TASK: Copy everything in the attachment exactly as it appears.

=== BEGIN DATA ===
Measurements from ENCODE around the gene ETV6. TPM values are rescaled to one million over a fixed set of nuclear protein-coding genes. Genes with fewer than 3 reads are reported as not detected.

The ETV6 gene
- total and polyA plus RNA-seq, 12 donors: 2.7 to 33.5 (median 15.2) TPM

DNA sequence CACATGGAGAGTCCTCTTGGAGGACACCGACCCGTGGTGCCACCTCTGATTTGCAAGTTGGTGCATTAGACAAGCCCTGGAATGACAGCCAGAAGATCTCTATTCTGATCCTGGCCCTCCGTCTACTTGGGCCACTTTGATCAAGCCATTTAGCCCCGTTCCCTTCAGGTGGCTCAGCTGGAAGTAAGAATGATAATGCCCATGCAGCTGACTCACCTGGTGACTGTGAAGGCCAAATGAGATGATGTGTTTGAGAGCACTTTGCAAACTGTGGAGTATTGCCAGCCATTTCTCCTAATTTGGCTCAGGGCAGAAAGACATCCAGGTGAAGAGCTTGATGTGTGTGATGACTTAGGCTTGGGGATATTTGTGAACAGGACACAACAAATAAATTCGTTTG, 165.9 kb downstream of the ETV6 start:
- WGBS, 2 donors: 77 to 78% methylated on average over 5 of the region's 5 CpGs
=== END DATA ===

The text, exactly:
Measurements from ENCODE around the gene ETV6. TPM values are rescaled to one million over a fixed set of nuclear protein-coding genes. Genes with fewer than 3 reads are reported as not detected.

The ETV6 gene
- total and polyA plus RNA-seq, 12 donors: 2.7 to 33.5 (median 15.2) TPM

DNA sequence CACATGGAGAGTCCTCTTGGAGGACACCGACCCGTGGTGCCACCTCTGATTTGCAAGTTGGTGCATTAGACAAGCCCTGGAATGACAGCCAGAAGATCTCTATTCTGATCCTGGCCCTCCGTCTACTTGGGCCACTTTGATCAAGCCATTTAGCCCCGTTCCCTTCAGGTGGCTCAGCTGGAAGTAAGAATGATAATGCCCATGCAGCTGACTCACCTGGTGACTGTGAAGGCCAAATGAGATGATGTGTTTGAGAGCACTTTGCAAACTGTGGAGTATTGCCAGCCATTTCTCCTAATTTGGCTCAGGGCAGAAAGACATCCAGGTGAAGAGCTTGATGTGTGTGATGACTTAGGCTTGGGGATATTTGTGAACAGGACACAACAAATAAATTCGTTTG, 165.9 kb downstream of the ETV6 start:
- WGBS, 2 donors: 77 to 78% methylated on average over 5 of the region's 5 CpGs